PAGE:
Audi have denied they are harbouring any plans to enter Formula 1 in the foreseeable future.
The German manufacturer were recently linked with becoming an engine supplier to Red Bull, whose current provider, Honda, are withdrawing from the sport at the end of this year.
For 2022, and until significant changes to the engine regulations kick in three years later, Red Bull are set to bring the Honda operation in-house by way of acquiring the Japanese company’s intellectual property.
They have already revealed plans to establish their own engine shop at the Milton Keynes HQ, which will be called Red Bull Powertrains. A vote which was passed on Thursday to freeze engine development, and thus save costs, gave this project the green light.
However, Auto Motor und Sport reported that talks had earlier been hindered by rumours that Audi were interested in becoming a Formula 1 engine manufacturer from 2025.
Another name linked in similar terms has been Porsche, especially given F1 CEO Stefano Domenicali’s declaration recently that he had conducted talks with potential new manufacturers.
Now Audi have rejected claims that they are considering becoming involved with F1.
RTL have reported an Audi spokesman as saying a denial of such a rumour has been “in my drawer for 10 years” and that “at the moment we are not dealing with Formula 1” – although the caveat was added that nothing is ever categorically excluded.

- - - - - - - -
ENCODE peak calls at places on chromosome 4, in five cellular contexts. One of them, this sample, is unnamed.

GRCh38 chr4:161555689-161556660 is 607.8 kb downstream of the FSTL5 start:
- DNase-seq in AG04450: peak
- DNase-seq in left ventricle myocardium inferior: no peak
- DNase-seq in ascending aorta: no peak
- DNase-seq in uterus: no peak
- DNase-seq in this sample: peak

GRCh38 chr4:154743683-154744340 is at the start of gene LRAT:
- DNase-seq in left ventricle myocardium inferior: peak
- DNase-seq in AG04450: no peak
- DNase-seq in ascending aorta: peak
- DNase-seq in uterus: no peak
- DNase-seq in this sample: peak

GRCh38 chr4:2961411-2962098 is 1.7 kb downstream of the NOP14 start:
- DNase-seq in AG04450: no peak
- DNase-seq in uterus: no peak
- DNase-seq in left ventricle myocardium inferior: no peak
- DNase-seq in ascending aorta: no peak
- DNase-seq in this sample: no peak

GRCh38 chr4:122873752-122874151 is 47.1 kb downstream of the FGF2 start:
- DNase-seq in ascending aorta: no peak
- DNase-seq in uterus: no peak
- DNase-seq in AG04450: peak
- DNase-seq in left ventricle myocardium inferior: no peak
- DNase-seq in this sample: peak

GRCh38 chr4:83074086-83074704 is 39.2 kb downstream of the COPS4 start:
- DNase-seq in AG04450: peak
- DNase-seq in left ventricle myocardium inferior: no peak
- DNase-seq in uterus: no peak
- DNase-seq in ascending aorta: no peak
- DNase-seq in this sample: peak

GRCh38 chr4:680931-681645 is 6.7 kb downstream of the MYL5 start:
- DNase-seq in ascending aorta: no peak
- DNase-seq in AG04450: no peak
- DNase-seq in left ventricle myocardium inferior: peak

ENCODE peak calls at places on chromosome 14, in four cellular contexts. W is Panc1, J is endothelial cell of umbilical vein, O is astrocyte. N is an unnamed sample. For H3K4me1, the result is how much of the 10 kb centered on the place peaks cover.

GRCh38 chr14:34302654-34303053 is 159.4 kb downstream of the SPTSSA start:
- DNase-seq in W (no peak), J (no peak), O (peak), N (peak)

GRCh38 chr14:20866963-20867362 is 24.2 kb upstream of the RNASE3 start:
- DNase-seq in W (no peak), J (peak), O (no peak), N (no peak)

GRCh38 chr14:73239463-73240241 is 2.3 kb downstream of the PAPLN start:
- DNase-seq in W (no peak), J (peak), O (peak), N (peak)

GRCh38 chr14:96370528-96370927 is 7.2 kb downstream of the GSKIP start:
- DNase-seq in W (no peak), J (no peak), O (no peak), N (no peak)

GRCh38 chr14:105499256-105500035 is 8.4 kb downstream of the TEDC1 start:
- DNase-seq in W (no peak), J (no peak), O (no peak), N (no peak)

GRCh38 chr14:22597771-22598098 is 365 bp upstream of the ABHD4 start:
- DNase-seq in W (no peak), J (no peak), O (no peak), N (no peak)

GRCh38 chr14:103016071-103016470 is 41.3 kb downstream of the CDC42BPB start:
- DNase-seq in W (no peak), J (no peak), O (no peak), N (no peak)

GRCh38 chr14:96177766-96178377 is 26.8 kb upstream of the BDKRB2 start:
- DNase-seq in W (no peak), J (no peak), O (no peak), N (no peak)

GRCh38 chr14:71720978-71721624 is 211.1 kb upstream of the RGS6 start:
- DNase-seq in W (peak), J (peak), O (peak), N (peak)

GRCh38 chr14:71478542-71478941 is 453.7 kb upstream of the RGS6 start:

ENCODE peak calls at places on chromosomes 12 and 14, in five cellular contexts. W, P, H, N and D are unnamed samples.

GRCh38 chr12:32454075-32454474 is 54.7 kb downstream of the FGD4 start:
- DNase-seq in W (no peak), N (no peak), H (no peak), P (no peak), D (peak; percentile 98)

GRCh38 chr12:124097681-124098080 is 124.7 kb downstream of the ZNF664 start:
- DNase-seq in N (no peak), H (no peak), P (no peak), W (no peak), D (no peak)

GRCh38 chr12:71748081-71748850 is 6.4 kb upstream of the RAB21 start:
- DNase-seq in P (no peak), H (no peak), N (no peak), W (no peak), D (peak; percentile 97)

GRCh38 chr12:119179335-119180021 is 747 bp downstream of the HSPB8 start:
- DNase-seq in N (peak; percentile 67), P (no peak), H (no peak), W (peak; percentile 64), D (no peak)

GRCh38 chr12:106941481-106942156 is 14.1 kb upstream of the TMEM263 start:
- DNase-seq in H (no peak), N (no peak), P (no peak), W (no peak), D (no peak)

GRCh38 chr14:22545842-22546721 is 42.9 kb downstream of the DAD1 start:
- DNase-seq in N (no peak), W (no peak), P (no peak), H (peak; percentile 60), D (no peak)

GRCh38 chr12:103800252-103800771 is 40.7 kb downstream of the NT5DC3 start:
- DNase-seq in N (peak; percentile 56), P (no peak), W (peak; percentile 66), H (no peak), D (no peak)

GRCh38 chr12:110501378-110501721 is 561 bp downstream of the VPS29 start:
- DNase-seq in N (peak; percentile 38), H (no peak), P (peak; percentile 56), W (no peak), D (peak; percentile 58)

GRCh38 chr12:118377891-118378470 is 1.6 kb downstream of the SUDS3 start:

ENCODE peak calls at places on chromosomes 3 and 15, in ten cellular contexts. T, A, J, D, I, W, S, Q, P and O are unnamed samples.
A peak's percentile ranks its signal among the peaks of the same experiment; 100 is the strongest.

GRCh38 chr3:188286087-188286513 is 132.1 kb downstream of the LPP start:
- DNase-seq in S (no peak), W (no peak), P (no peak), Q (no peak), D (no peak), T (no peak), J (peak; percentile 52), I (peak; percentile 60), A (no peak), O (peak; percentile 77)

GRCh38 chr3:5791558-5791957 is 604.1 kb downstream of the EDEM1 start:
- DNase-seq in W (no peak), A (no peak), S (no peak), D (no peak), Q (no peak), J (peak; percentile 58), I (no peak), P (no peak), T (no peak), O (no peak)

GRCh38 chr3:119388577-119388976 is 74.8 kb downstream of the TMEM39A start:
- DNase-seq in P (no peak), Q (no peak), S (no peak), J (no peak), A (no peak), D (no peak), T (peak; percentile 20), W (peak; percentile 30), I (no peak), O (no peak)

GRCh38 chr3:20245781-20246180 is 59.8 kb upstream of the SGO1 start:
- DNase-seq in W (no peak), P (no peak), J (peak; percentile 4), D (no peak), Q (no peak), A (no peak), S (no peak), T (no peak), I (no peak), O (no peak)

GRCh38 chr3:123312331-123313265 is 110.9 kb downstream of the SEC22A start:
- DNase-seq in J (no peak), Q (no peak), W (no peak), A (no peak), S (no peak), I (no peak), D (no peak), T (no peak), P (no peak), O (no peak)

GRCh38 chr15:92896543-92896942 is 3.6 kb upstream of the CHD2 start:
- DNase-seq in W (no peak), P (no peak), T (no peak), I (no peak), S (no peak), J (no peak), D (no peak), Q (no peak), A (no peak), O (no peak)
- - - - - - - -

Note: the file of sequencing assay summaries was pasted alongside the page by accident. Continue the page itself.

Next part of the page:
It was added that Audi’s motorsport strategy for the next 10 years is in place but that “Formula 1 does not appear in it”.
Although Red Bull are incurring great expense to set up their new engine operation, they still considered it a preferable option to taking customer power units from an existing manufacturer – which would almost certainly have meant an awkward reunion with Renault.
But unless the new Red Bull Powertrains operation proves to be an unqualified success, they are likely to remain open to a collaboration with a suitably attractive new manufacturer from 2025.
Red Bull advisor Dr Helmut Marko explained: “One of our existing buildings is being adapted into an engine shop.
“This engine shop is technically designed in such a way that the development – provided it stays within the scope that is envisaged – for the new engine regulations could be carried out there.
“It is a one-time investment in the building and, above all, in the test benches. But the running costs will not be so much higher than if we had bought an engine somewhere [else]. It costs more, but not significantly more.”